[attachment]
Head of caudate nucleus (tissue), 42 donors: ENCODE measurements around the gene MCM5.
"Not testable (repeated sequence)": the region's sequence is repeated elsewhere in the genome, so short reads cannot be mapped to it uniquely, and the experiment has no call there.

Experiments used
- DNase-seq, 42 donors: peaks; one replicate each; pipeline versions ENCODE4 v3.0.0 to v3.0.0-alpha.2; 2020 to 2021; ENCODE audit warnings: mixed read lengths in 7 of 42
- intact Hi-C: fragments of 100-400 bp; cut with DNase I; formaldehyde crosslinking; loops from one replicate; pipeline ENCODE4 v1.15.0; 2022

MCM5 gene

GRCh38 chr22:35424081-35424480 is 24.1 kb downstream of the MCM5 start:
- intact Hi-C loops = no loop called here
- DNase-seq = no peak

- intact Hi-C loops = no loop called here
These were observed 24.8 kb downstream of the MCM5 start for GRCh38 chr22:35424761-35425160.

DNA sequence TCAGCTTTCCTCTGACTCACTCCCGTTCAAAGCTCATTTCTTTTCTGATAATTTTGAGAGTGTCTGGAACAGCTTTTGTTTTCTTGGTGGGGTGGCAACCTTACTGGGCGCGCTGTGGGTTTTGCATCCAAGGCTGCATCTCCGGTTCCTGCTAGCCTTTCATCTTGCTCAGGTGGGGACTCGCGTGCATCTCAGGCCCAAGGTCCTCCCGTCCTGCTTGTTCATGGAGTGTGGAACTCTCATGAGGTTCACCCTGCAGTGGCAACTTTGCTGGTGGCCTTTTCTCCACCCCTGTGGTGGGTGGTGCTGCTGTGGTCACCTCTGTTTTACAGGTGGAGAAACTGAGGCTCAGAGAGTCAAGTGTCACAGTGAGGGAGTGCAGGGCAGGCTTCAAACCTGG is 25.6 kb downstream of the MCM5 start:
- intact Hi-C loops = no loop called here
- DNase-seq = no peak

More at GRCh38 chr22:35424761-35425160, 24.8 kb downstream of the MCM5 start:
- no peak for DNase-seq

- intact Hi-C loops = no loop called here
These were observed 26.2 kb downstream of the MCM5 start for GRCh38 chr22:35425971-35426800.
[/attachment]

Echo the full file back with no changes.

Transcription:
Head of caudate nucleus (tissue), 42 donors: ENCODE measurements around the gene MCM5.
"Not testable (repeated sequence)": the region's sequence is repeated elsewhere in the genome, so short reads cannot be mapped to it uniquely, and the experiment has no call there.

Experiments used
- DNase-seq, 42 donors: peaks; one replicate each; pipeline versions ENCODE4 v3.0.0 to v3.0.0-alpha.2; 2020 to 2021; ENCODE audit warnings: mixed read lengths in 7 of 42
- intact Hi-C: fragments of 100-400 bp; cut with DNase I; formaldehyde crosslinking; loops from one replicate; pipeline ENCODE4 v1.15.0; 2022

MCM5 gene

GRCh38 chr22:35424081-35424480 is 24.1 kb downstream of the MCM5 start:
- intact Hi-C loops = no loop called here
- DNase-seq = no peak

- intact Hi-C loops = no loop called here
These were observed 24.8 kb downstream of the MCM5 start for GRCh38 chr22:35424761-35425160.

DNA sequence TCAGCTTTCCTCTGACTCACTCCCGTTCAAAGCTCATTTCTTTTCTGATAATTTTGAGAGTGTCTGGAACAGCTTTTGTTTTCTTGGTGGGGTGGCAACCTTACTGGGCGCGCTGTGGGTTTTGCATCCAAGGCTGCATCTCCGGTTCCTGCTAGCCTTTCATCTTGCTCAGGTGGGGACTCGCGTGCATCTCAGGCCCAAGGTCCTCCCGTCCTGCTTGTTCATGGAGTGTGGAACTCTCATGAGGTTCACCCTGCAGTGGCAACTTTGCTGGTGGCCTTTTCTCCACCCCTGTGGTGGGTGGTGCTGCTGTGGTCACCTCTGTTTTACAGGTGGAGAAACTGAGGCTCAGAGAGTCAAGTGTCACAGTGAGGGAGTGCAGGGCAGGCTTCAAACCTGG is 25.6 kb downstream of the MCM5 start:
- intact Hi-C loops = no loop called here
- DNase-seq = no peak

More at GRCh38 chr22:35424761-35425160, 24.8 kb downstream of the MCM5 start:
- no peak for DNase-seq

- intact Hi-C loops = no loop called here
These were observed 26.2 kb downstream of the MCM5 start for GRCh38 chr22:35425971-35426800.